I played some tracks of our pastor teaching through our PA, then switched to the proposed system. Because of the increased focus, almost everyone went, “Ah ha!” You could almost see the room getting brighter as the lightbulbs went on. But it wasn’t enough to make the sale.

Based on our room, I know it is really hard for our pastor to preach in there. He hears himself four times, which is exhausting. He may not know it, but as I talked about last week in my review of the Bose demo, having to filter out that many reflections wears one out. I knew if we were going to get a chance at funding this project, he needed to be on board.

So I had him come up, put on his mic and stand on the platform. I had him start a message on our PA, then switched the Bose. Within about 6 words, he stopped and said, “OK, yeah, I hear that. That’s a big difference. No wonder I’m so exhausted on Sundays!” He put it together on his own. To be sure he was clear, I explained what he was experiencing. I also explained that it’s just as exhausting for our congregation to have to filter our 3 extraneous copies of his voice for 40 minutes. He got that.

I also brought up our Executive Pastor, who will sometimes do announcements. Even though he’s had three surgeries on his ears and didn’t get any of the other demonstrations, when he talked into the mic and I switched between systems, it took about 4 words before he said, “Oh wow…I hear that. I didn’t think I would, but I can really tell a difference.”

Finally, our least technical, least critical listener heard the difference. I then proceeded to work with some musicians to demonstrate what they needed to hear, and answer questions. The one question that didn’t come up was, “How much.” And that’s just what I wanted.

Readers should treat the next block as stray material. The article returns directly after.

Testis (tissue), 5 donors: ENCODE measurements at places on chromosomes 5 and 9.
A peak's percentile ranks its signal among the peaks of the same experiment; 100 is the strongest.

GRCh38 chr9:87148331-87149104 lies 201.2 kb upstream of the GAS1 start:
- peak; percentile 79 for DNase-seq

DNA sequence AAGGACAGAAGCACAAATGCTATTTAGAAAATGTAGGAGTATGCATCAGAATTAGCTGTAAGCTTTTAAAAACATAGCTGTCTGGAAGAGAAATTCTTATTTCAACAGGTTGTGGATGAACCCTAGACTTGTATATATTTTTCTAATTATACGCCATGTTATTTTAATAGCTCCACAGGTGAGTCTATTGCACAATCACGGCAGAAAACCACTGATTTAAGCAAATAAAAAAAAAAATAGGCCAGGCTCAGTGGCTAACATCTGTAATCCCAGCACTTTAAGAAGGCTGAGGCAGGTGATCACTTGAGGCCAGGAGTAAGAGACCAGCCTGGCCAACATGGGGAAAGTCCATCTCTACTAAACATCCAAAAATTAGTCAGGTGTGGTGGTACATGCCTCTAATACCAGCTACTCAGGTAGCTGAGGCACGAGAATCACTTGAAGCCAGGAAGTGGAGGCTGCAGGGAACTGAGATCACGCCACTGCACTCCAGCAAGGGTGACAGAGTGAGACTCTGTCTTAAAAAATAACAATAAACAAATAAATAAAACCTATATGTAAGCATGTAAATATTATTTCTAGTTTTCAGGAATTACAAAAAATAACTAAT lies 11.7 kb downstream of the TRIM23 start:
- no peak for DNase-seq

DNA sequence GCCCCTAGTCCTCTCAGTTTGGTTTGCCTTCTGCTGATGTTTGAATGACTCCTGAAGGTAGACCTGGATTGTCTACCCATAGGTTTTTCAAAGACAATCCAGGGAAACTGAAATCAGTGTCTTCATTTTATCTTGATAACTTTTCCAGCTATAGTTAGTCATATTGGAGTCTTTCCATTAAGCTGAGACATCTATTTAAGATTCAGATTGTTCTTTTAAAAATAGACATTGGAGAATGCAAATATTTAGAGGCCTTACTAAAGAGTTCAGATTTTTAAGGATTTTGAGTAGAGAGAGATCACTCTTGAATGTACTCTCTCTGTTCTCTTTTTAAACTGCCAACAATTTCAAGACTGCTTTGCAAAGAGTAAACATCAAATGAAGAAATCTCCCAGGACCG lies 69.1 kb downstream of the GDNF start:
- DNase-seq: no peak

Is It Sold?

When I originally wrote this post, the answer was no. However, now that I’m getting ready to post it, I can report back that the elders have voted unanimously to move forward with the project. So it looks like we’ll not only be hanging a new PA this summer, we’ll also be moving the tech booth to the floor and out of the balcony.

I really believe all the effort we put into creating a demo that everyone would get paid off. Each of our senior leaders has thanked me for the time and effort we put in, and acknowledged that there is a pretty big difference. All were grateful that I took the time to educate them on the problems we faced with our current system and how the new one would dramatically improve the feel in the room.

And that’s what I wanted. If you ever have the opportunity to do a loudspeaker demo, try to get it brought in to your room so you can do a direct A/B comparison, and figure out what you need to do so your leadership will unequivocally hear the difference.

They need to know it’s not just you and I complaining about some esoteric, subtle sound differences that only trained engineers can hear. A proper PA will help your church grow; they just need help to understand why. And it’s our job to help them get it.

Mike Sessler is the Technical Director at Coast Hills Community Church in Aliso Viejo, CA. He has been involved in live production for over 20 years and is the author of the blog Church Tech Arts. He also hosts a weekly podcast called Church Tech Weekly on the TechArtsNetwork.

About Mike

Mike Sessler
Mike Sessler

Project Lead at CCI Solutions
Mike has been involved with church sound and live production for more than 25 years, and is the author of the Church Tech Arts blog. Based in Nashville, he serves as project lead for CCI Solutions, which provides design-build production solutions for churches and other facilities.